Rembrandt and the Dutch golden age

masterpieces from the Rijksmuseum 11 Nov 2017 – 18 Feb 2018

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Johannes Vermeer, ‘Woman reading a letter’, c1663 (detail), Rijksmuseum, On loan from the City of Amsterdam (A van der Hoop Bequest)

Frans Hals, 'Portrait of Lucas de Clercq', c1635, Rijksmuseum. On loan from the City of Amsterdam

'Again on Painting’, a poem by Constintijn Huyghens

God's handiwork, which I can visit, own and see: I need no copy of it from a human hand. However, there's one part of painter's art can please me: That piece which lays its hand to slow the wheel of time, And places the grandfather of my father's sire Now in my sight, as if he lived today or yesterday And allows the children of my grandchildren to inherit The countenance that goes with me to death and to decay. Is painter's skill not more the master than is time? Preserving in its oil these perishable things. Constintijn Huyghens, 1656 Constintijn Huygens was a major cultural and political figure of the Dutch golden age. An ambitious diplomat, Huygens was an influential secretary to successive stadtholders, the highest-ranking officials of the Dutch Republic. He was also a composer and a poet, whose work holds a significant place in the history of Dutch music and literature to this day. His poetry, written in French, Latin and Dutch, ranges from pastoral songs to religious sonnets and many odes to art and artists.

Rembrandt and the Dutch Golden Age : Masterpieces from the Rijksmuseum $24.95 AUD
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Golden Age Voices

As for the art of painting and the affection of the people to pictures, none other go beyond them… All in general [strive] to adorn their houses, especially the outer or street room, with costly pieces…

— Peter Mundy, English visitor to the Dutch Republic, 1660

Judith Leyster, 'The jolly drinker', 1629, Rijksmuseum,. Purchased with the support of the Vereniging Rembrandt

A scene from the stage or the pub?

At first glance, Judith Leyster’s Jolly drinker could be any reveller found in a seventeenth century Dutch tavern. But the sitter’s theatrical costume, sporting a flamboyant red plume, identifies him as Peeckelharing or ‘Pickled herring’, a comic character from the Dutch stage. Peeckelharing was known for his debauchery and cheeky behaviour. Here, he tips up his beer tankard, yet his flushed cheeks and cheery grin suggest he’s probably already had a few! His smoking paraphernalia - including a brazier with glowing coals, tobacco in a paper wrapper and little rolled sticks of paper for lighting the pipe - are scattered across the table before him. On the wall, just above the jolly drinker’s tankard is the artist’s signature – a monogram of JL and a little star. This was a play on words as "Leyster" means "Lode star" in Dutch. And for Dutch mariners of the time lode star was the common name for the guiding North Star. About Judith Leyster Judith Leyster - the brilliant student of Frans Hals - is one of the most celebrated artists of this time. As a versatile painter, she adapted her style to the subject at hand, whether a pensive musician, drunken reveller or refined middle-class citizen. She is among the few female painters of the time. Like most careers outside the home and family businesses, the painter’s profession was not open to many women in the seventeenth century. For unknown reasons, Leyster seems to have abandoned painting when she married in 1636 and today only 20 of her paintings are thought to exist, making her work even rarer than Vermeer’s.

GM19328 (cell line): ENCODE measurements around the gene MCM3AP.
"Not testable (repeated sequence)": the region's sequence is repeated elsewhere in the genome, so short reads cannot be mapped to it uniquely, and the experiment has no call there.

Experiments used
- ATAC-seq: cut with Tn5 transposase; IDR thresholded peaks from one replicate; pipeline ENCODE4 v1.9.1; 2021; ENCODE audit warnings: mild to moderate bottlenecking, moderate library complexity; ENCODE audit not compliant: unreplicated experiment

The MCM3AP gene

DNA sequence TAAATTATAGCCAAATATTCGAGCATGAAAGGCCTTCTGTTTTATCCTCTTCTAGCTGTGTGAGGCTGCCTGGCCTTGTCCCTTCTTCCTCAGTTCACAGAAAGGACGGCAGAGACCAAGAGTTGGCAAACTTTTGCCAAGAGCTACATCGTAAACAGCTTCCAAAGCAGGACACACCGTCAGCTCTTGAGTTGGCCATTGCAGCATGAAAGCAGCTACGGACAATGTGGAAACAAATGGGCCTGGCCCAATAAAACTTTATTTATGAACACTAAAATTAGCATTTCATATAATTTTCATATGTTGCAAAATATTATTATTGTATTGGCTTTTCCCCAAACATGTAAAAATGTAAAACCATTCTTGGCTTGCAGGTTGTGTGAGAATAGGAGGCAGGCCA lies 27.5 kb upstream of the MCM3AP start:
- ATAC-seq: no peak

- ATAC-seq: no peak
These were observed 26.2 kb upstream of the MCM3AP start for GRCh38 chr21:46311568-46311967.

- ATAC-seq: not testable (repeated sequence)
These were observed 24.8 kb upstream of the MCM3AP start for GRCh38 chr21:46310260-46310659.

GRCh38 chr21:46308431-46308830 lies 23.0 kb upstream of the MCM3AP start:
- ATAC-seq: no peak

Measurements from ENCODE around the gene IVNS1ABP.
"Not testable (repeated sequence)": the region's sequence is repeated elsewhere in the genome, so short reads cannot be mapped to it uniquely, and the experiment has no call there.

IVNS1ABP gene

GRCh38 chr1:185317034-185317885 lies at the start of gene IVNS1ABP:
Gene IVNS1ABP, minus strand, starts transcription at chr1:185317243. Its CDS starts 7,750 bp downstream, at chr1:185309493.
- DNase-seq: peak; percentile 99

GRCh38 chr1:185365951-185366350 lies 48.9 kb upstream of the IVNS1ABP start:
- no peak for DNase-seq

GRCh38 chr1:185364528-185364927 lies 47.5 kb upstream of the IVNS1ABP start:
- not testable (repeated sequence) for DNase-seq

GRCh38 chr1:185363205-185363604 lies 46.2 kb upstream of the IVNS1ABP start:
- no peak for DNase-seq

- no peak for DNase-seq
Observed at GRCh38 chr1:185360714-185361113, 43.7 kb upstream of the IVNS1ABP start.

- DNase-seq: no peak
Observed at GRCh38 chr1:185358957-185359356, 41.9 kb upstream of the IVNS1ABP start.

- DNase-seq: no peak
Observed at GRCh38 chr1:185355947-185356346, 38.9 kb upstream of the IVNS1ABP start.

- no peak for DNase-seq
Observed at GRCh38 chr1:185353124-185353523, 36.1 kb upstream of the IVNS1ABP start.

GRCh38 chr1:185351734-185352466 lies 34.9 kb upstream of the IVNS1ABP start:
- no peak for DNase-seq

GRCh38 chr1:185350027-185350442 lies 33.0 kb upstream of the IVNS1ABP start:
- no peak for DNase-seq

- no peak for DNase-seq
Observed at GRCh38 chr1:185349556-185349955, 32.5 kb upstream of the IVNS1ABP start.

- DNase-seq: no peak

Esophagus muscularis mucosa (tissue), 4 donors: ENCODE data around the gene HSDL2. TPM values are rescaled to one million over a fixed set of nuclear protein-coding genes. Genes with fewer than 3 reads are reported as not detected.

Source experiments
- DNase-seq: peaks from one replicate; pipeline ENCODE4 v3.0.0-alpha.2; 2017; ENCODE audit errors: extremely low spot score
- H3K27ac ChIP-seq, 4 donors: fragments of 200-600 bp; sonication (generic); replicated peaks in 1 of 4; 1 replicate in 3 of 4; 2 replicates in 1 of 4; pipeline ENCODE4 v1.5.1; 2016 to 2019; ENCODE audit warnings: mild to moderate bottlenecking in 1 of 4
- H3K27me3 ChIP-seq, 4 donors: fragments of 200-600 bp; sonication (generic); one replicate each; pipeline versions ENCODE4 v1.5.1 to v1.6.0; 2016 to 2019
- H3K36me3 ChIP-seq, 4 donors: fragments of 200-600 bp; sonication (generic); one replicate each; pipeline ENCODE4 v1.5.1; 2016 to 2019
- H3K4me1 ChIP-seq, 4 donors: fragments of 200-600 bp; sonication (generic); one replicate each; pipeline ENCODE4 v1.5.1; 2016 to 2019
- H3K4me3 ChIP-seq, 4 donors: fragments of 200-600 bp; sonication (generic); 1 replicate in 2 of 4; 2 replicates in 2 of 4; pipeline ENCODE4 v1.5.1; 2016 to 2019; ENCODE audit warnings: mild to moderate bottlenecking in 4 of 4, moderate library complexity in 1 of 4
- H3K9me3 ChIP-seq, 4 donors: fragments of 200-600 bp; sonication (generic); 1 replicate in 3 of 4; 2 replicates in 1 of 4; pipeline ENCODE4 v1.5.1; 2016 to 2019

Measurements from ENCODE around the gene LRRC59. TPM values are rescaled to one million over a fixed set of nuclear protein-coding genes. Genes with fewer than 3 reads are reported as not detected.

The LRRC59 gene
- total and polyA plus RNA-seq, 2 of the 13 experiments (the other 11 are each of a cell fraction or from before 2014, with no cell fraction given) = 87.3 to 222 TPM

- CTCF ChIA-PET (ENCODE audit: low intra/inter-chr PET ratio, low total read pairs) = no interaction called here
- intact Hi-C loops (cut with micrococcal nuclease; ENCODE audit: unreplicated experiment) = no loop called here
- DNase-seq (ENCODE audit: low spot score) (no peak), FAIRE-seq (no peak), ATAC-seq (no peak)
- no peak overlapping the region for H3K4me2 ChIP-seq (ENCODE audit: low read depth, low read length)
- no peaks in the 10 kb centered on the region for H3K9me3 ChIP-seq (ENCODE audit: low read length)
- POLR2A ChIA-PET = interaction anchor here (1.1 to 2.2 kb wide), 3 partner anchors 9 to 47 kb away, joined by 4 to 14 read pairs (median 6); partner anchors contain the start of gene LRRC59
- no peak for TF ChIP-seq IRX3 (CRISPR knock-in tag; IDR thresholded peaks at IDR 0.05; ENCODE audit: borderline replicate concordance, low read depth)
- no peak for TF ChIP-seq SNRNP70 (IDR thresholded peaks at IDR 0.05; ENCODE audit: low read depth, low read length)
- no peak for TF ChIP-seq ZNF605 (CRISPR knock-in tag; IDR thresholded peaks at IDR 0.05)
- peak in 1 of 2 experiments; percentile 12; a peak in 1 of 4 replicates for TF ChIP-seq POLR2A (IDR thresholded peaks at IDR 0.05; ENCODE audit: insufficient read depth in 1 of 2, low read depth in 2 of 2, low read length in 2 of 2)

Golden Age Voices

The United Provinces are the envy of some, the fear of others and the wonder of all their neighbours.

— Sir William Temple, English statesman and essayist, 1673

Pieter de Hooch, 'Three women and a man in a yard behind a house', c1663–65, Rijksmuseum. On loan from the City of Amsterdam (A van der Hoop Bequest)

At home with de Hooch: memories from Gallery director Michael Brand

Like many Australians, I grew up with reproductions of paintings hanging in the family home. As a child, we don’t really understand where these images come from or what they represent, but they become familiar fixtures to us. They become part of our childhood memories of home. And then later in life, you might eventually stumble on the real thing in a museum. This can be an extraordinary moment. Growing up in our small house in Canberra, we had reproductions of a Maurice Utrillo over the fireplace and a little painting by Robert Campin from the National Gallery in London. My dad travelled for work, so perhaps he bought them in London or was given them as a gift. I also remember an image of a small Dutch painting of people having a drink in the backyard on a sunny day. A few years ago, I came across an old family photo of my parents on the sofa with this print above them on the wall. During one of my visits to the Rijksmuseum in preparation for this exhibition, I was walking through the coveted ‘Gallery of Honour’ where the museum hangs its star paintings from the golden age of Dutch art. And there it was – the same painting that had hung in reproduction above my parents’ sofa all those years ago, Pieter de Hooch’s 'Three women and a man in a yard behind a house', c1663-65. It was such a fabulous painting—and uncanny to see it in the flesh when I knew it so well from my childhood home. I’m so pleased that the Rijksmuseum so generously agreed to lend us this precious painting. de Hooch’s painting, and so many of the Dutch masterpieces from this time, are remarkable to this day in that they continue to be relatable. Maybe it’s because they are scenes of simple, everyday pleasures, rather than high-minded, complex literary or historical stories. The subject of the de Hooch certainly resonates with the Australian lifestyle today—a relaxed, social scene of drinking in the sun in the backyard.